Here is the text of a double review that will appear in the next (July-August) issue of Ne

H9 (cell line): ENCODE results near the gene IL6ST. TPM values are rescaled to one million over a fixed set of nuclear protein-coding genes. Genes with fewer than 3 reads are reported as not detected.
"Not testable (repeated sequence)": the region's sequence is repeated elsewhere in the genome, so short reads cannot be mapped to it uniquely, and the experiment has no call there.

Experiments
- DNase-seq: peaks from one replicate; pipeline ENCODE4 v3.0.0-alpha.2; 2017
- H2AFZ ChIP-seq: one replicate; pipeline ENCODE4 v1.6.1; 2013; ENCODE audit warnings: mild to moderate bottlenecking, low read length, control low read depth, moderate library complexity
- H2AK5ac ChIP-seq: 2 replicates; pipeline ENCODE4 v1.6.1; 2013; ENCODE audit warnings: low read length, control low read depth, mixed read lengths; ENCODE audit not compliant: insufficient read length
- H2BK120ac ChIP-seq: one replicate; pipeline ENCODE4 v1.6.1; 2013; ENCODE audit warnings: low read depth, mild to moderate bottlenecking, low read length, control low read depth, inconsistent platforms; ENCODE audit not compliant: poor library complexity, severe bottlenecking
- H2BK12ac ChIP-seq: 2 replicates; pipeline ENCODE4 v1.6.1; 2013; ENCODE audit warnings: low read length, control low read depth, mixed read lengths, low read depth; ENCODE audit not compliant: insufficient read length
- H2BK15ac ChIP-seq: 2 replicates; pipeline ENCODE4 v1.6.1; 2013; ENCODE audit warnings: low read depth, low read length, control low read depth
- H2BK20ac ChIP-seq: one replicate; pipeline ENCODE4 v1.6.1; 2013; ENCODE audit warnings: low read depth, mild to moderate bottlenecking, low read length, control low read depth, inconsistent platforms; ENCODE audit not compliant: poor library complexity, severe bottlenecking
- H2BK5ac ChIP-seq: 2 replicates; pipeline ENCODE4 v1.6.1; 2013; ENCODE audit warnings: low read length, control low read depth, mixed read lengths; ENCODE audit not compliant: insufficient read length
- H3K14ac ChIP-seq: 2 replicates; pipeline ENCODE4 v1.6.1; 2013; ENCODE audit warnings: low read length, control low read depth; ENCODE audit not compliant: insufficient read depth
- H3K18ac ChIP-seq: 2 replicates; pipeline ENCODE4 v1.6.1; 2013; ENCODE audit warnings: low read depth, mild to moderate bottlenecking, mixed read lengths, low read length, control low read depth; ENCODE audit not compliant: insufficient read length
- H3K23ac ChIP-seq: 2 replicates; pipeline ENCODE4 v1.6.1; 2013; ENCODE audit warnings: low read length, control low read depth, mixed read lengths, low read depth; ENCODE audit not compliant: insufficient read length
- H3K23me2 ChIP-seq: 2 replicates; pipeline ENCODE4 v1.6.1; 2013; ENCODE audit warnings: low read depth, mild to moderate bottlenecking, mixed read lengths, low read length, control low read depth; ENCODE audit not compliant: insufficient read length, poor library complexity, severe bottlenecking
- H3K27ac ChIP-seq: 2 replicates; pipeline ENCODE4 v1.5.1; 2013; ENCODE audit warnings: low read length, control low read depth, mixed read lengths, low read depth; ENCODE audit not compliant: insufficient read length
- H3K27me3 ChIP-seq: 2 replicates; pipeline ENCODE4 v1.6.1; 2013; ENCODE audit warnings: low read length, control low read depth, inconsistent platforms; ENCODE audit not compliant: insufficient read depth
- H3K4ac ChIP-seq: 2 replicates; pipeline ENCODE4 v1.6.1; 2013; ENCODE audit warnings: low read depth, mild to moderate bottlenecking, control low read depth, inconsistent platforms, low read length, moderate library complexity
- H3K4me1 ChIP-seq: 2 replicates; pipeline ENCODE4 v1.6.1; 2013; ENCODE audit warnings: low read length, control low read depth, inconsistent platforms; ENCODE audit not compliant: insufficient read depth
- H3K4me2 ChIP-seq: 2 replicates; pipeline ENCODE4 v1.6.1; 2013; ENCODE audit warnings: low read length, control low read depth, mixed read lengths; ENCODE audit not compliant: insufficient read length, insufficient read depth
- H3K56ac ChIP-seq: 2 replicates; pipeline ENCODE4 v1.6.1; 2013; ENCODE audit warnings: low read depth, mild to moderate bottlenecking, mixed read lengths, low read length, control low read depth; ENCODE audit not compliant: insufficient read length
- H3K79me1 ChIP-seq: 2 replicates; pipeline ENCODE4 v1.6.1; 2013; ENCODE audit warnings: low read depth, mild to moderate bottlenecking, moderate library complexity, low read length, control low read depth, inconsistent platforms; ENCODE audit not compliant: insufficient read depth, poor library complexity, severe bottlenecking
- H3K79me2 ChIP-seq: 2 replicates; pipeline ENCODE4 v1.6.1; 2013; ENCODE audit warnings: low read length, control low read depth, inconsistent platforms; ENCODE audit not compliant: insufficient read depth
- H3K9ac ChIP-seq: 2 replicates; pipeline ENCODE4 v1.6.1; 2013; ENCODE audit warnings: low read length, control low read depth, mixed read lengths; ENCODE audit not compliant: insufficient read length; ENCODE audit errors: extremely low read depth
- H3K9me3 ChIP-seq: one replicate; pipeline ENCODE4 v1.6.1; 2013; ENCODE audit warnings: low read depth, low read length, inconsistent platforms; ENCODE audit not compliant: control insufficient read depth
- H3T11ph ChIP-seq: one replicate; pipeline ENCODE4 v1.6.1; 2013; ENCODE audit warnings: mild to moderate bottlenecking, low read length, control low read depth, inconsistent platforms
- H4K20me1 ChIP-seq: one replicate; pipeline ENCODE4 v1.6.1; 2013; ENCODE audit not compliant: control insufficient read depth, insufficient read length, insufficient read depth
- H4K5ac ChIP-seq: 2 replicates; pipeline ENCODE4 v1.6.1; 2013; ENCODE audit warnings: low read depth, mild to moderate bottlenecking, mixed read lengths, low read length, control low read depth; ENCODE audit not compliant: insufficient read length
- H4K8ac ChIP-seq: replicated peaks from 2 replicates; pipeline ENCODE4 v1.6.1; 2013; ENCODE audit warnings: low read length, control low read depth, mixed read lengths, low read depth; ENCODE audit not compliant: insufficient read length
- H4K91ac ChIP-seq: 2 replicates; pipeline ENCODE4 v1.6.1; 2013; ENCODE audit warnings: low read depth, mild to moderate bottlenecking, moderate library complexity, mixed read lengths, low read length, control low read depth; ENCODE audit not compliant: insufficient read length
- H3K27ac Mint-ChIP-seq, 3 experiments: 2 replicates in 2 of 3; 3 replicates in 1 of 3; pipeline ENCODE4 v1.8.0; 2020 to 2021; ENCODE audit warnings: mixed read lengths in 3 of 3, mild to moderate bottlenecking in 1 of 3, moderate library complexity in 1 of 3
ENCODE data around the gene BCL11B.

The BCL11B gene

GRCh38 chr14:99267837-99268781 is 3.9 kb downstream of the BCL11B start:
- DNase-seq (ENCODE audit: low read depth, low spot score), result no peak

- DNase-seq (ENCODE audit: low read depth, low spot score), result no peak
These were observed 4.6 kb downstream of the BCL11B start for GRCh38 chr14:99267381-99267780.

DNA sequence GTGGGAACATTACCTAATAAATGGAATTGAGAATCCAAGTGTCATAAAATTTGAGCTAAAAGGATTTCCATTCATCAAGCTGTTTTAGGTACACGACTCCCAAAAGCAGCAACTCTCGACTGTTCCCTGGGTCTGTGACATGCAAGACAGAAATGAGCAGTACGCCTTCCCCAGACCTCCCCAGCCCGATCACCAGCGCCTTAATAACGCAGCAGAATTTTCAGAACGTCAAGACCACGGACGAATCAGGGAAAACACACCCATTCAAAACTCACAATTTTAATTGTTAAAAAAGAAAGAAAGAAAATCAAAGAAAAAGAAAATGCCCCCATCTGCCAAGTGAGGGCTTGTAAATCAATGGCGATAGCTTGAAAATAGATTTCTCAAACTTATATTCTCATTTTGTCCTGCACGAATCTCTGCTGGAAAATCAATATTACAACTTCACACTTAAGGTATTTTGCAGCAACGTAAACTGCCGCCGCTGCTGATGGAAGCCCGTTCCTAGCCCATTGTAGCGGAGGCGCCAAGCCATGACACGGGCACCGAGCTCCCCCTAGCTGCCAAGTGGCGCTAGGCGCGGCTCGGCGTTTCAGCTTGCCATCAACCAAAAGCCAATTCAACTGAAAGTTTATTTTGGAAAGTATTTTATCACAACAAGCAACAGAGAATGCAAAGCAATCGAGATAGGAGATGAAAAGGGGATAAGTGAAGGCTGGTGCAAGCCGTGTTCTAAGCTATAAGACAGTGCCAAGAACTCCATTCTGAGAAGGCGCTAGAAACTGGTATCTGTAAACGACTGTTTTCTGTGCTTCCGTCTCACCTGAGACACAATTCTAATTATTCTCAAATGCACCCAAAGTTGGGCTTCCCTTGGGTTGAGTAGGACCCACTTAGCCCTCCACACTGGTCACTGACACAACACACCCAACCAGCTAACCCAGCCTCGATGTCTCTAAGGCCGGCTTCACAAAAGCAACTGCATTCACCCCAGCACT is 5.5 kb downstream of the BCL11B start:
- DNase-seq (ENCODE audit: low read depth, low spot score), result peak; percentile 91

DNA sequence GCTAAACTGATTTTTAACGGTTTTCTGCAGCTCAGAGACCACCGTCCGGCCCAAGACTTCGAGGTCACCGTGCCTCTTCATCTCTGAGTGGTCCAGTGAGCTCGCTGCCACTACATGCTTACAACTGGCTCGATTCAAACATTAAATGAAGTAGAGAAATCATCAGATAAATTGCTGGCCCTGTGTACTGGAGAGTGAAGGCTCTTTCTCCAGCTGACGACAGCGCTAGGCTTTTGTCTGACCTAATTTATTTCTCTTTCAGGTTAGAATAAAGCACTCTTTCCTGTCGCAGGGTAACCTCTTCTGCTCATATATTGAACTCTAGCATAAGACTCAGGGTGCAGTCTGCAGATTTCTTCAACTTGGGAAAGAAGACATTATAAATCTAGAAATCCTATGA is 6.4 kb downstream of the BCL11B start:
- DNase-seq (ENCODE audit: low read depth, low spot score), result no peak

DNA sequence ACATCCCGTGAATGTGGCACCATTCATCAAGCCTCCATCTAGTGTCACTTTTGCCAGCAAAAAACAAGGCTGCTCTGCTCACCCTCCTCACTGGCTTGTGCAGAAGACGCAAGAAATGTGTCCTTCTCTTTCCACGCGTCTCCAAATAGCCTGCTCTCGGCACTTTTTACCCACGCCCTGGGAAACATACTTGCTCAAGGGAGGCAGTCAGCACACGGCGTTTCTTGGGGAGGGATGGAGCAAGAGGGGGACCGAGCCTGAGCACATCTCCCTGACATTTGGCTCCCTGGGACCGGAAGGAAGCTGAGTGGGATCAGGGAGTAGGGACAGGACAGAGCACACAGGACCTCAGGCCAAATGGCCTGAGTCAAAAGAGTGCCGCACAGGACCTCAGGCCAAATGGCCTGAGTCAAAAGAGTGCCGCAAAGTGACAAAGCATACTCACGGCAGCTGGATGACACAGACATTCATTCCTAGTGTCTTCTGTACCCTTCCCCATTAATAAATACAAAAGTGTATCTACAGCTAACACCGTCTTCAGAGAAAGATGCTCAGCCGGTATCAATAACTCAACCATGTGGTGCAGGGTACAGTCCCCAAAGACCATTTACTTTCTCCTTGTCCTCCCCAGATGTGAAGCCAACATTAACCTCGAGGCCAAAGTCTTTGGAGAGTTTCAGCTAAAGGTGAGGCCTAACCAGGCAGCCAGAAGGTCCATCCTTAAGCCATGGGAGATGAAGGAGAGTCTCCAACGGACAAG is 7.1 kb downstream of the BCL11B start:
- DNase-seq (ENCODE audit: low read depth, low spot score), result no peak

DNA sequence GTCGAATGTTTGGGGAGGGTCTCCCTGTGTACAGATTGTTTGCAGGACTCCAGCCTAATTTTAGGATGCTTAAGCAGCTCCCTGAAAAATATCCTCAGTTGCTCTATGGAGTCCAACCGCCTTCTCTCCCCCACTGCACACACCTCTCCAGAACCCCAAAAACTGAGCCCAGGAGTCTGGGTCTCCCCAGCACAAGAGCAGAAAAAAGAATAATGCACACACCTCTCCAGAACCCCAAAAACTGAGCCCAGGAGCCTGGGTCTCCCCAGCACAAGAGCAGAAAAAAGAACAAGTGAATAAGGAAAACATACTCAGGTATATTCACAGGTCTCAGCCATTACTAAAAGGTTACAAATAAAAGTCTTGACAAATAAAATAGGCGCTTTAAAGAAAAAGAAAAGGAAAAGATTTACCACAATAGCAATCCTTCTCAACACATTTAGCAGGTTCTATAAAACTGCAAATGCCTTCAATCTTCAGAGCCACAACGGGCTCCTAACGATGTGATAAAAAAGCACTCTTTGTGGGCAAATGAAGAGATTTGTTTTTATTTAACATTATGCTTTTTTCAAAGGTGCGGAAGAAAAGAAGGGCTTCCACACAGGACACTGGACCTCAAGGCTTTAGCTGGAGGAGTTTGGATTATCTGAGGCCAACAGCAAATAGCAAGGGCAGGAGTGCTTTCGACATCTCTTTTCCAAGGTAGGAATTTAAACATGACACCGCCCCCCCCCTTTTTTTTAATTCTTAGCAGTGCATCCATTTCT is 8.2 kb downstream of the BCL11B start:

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Here is the text of a double review that will appear in the next (July-August) issue of New Realities magazine.---------------------------- --------------------------------------John White60 Pound Ridge RoadCheshire, CT 06410203-272-2151 About 2500 wordsBOOK REVIEWSBy Joh n White Dimensions: A Casebook of Alien Contact, Jacques Vallee. Contemporary Books: Chicago, 1988. ____ pages. $17.95. Hardcover.The Fellowship: Spiritual Contact Between Humans and Outer Space Beings, Brad Steiger. Doubleday: New York, 1988. 179 pages. $15.95. Hard cover."Although I am among those who believe that UFOs are real physical objects, I do not think they are extraterrestrial in the ordinary s ense of the term. In my view they present an exciting challenge to our concept of reality itself," says astrophysicist-parapsychologist-com puter scientist Dr. Jacques Vallee, in what is probably the most penetrating and comprehensive assessment of the UFO experience, bar none (e xcept possibly for still-classified government and military material). To put it bluntly, Vallee says, the UFO phenomenon does not give evid ence of being spacecraft piloted by extraterrestrials at all. Instead "it appears to be inter-dimensional, and to manipulate physical reali ties outside of our own space-time continuum…" Dimensions is a debunking work, but, unlike those of skeptics such as Philip Klass, Vallee d oes not explain away and dismiss UFOs, or intend to do so. And unlike certain fundamentalist preachers, who have a view of UFOs somewhat a kin to Vallee's position, Dimensions leads to an even greater appreciation of the phenomenon--as he intends. Vallee examines case after case of "alien contact" to show that each one has aspects not explainable in terms of the conventional view. Especially in Chapter 9, "The Case Against Extraterrestrials," he calls into fundamental question some of the most famous and well-researched incidents, such as that of Betty and Barney Hill. The Hill Star Map, widely thought by ufologists to be evidence of extraterrestrial contact, was, in Vallee's judgment, qu ite useless for navigation--a "map to nowhere"--and was shown to Betty Hill for disinformation purposes. Likewise, the abduction cases repo rted in Budd Hopkins' Intruders and elsewhere have aspects that make no sense in extraterrestrial terms; the "medical" exams and surgical pr ocedures performed on abductees are "ludicrous and grotesque" because much of what occurs is inept, unsophisticated and, while seemingly ill ogical, is indicative to Vallee of a "metalogical" purpose. Moreover, ufologists such as Hopkins "fail to point out that these modern stori es [of sexual intercourse with aliens who are experimenting with human genetics] are consistent with perplexing accounts that have come to u s from earlier times, from the oldest records we have." Equally unexplained is the huge number of UFO landings. Vallee's estimate, which h e claims has been repeatedly verified, is three million landings in the last two decades--a figure he calls "totally absurd" for an advanced extraterrestrial civilization merely reconnoitering Earth. "This is one of the little-recognized facts of the UFO problem that any theory has yet to explain… Either the UFOs select their witnesses for psychological or sociological reasons, or they are something entirely differ ent from space vehicles."Vallee's research began in the 1960s as research assistant to the recently-deceased dean of UFO research, Dr. J. Al len Hynek. He quickly established a reputation as a brilliant investigator and thinker with Anatomy of a Phenomenon and Challenge to Scienc e--books in which he himself embraced the extraterrestrial visitation hypothesis. In his pioneering 1969 study of UFOs and folklore, Passpo rt to Magonia (which examines "the oldest records we have" in detail), he broke ranks, moving to a position best described by the term Hynek coined, "metaterrestrial" (roughly synonymous with "metaphysical" but without the connotation of something beyond examination by science). Dimensions sums up both Vallee's work since then and UFO research in general, establishing new standards against which all further ufologic al work must be measured.Although a UFO is "both a physical entity with mass, inertia, volume, and physical parameters that we can measure," Vallee says, he believes it is also "a window into another reality" that "stretches the boundaries of the scientific method." Nevertheless , he adds, "I am not prepared to abandon the rational approach to knowledge for conclusions based on faith, intuition, or the alleged messag es received by 'channels' and contactees. There is too much at stake."Elsewhere Valle states [in the context of examining some UFO cases th at may be the result of government agencies experimenting with rumor generation and psychological warfare], "I believe that it is imperative for scientists to study UFOs. But we should not do it naively. It has become impossible to study any UFO report without considering the p ossibility of a deliberate deception along with all the other classical hypotheses." The deception he sees of greatest significance is not governmental but something that originates with nonhuman intelligences from planes of existence beyond the physical. Vallee's thesis is thi s: the UFO phenomenon is both physical and psychic (or paraphysical) in nature, it "manipulates space and time in ways our scientific conce pts are inadequate to describe," it has been associated with humanity for millennia (as recorded in legend and folklore), and it "represents evidence for other dimensions beyond spacetime,"--a "multiverse" populated by life forms noted in age-old traditions as angels, demons, fai ries, elves and so forth. Vallee does not facilely conclude that UFOs are in fact such mythic creatures or controlled by them. However, he does see a distinct religious/spiritual import to the UFO phenomenon. He also sees a pattern to it which includes all such supernatural cr eatures and whose purpose is "not contact but control.""I propose that there is a spiritual control system for human consciousness and that paranormal phenomena like UFOs are one of its manifestations. I cannot tell whether this control is natural and spontaneous; whether it is explainable in terms of genetics, of social psychology, or of ordinary phenomena--or if it is artificial in nature, under the power of some superhuman will. It may be entirely determined by laws that we have not yet discovered." The bottom line for humanity, Vallee says, is thi s: the social impact of the UFO experience is "changing our culture in the direction of a new image of man" through subtle psychological me ans that are best understood as as Skinnerean operant conditioning. For what purpose is humanity being taught? The answer will probably em erge as "the next form of religion" already being seen in various UFO cults and isolated "true believers" whose lifestyle is centered around "that ancient dream of our civilization, of every civilization: contact with alien beings."A profile of "the next form of religion" is we ll presented by Brad Steiger in The Fellowship. His thesis is that "UFO contactees may be evolving prototypes of a future evangelism. They may be heralds of a New Age religion, a blending of technology and traditional religious concepts." However one regards the UFO phenomenon , he points out, the undeniable fact remains that thousands of people around the world have made UFOs "a symbol of religious awakening and s piritual transformation."The Fellowship describes a large number of people and organizations whose existence is oriented toward "spiritual c ontact between humans and outer space beings," although those beings, Steiger points out, may come not from other planets but from other pla nes--precisely the situation Vallee suspects. The testimony of these people and the entities they communicate with through the process know n as channeling constitute a seedbed from which Vallee's "new image of man" is already sprouting--although Vallee undoubtedly would refuse m embership in such a movement until the entities' credentials and purposes are reliably established.Steiger is perhaps the most prolific chro nicler of the New Age. As author of more than one hundred books, with worldwide sales of ten million copies, he deals with the fields of co nsciousness research, paranormal phenomena, metaphysics and higher human development. Himself a contactee at age five, he has studied the U FO phenomenon since the 1950s. One of his most important discoveries (described in his Star People books and summarized in The Fellowship ) is the unusual physical and psychological characteristics of people who subjectively feel their true home is not Earth, but another planet, another star system--somewhere else in the universe. This is a thought-provoking subject, not easily ignored after reading what he has to say about it. The Fellowship focuses on communications apparently given by nonhuman sources whose purpose is to nurture the evolutionary dev elopment of Man. The nature of the sources themselves has, in Steiger's judgment, not been clearly identified yet (although many contactees will adamantly state otherwise). The problem is that in the UFO experience, outer space and inner space lose distinct boundaries and "real ity" takes on a subjective aspect indicating mind-matter interaction. Steiger doesn't rule out the simple hypothesis of extraterrestrial co ntact, but says he leans toward the theory that "UFOs may be our neighbors right around the corner in another space-time continuum. What we have thus far been labeling 'spaceships' may be, in reality, multidimensional mechanisms or psychic constructs of our paraphysical companion s." Steiger wonders whether the sources are "nonphysical entities from an invisible realm in our own world, or physical beings who have the ability to attain a state of invisibility and to materialize and dematerialize both their bodies and their vehicles." He allows for both p ossibilities and sees still another--an intelligence that has a physical structure so unlike the human one that it presents itself "in a var iety of guises, and employs invisibility, materialization, and dematerialization at different times in order to accomplish its goal of commu nication with our species." But it is the message, rather than the messenger, which most concerns Steiger. "Whoever and whatever the Space Beings may be--whether cosmic missionaries or projections of the Higher-Self [collective human consciousness]," he says, "the channeled mat erial contained in this book may be the scriptures and theological treatises of the New Age." They constitute what Steiger describes as a " testament for a space-age religion" or "the new gospels for an evolving religion that will be structured to serve the spirit of the Oneness that will sustain humankind in its space odyssey to the stars."Among the Fellowship contactees we meet are Fred Bell, a Laguna Beach invento r; Aleuti Francesca, "Telethought Channeler" for the Solar Light Center in Central Point, Oregon; Yolanda of the Mark-Age Metacenter in Miam i, Florida; Robert Short of the Blue Rose Ministry, Cornville, Arizona; George King of the Aetherius Society; and Moi-Ra and Ra-Ja Dove of A quarian Perspectives, Lytle Creek, California. Through these channels come communications from Space Beings such as Semjase, a beautiful fe male from the planet Erra in the Pleiades (Steiger notes that the Hopi Indians consider themselves to be direct descendents of the inhabitan ts of the Pleiades); Ashtar, commandant of station Share in Blaau, the fourth sector of Bela, who reports to the Council of Seven Lights, ru lers of the Cosmos; Sananda (Mark-Age's name for Jesus); A-Lan; Master Aetherius of Venus; Sut-ko; Ox-Ho of the Fourth Dimension; Orlon fro m the XY7 craft; Xyclon, a "space psychologist;" Ishkomar, an intelligence recorded into a machine aboard a spaceship thousands of years ago ; and a host of other heavenly entities.And what do they tell humanity? The communications cover a great variety of topics, but certain the mes recur. Steiger summarizes them as "the Outer Space Apocrypha." In briefest form, they declare:• Humanity is in a transitional period b efore the dawn of a New Age. If we do not raise our consciousness, severe earth changes and major cataclysms will take place. If we do, an era of peace, love and understanding will follow and an apocalyptic Doomsday will be avoided.• Humanity is not alone in the universe. More advanced beings have information they wish to impart to us. They are now inviting us to realize our oneness with the cosmos and to join th em in an intergalactic spiritual federation.The central ideas, despite their space age garb, are actually quite ancient. They amount to a c all for spiritual living on the basis of value-realization and character development. An entity known as Korton offers this guidance: "Do not seek after material goods or power, but seek to gain in spiritual growth and potential… Be fair to all you meet. Live with justice, et hics, and morals, which you mete out to yourself, as well as to those with whom you come into contact. Fear not, and walk in the way of tho se who always seek the truth of things." Who can argue with that?Steiger comments that these "ageless messages of revelation" have an inter nal consistency, indicating that the Mind of God is, in some sense, endlessly broadcasting the same thing to all the world's saints, mystcis and other inspired men and women of history. "But if the prophets of 3000 B.C., the apostles of 30 A.D., and the UFO contactees of 1980 ha ve all been receiving essentially the same messages, then might we not conclude that the very repetition of a basic program of spiritual and physical survival may be evidence of the vital relevancy and the universality of certain cosmic truths?"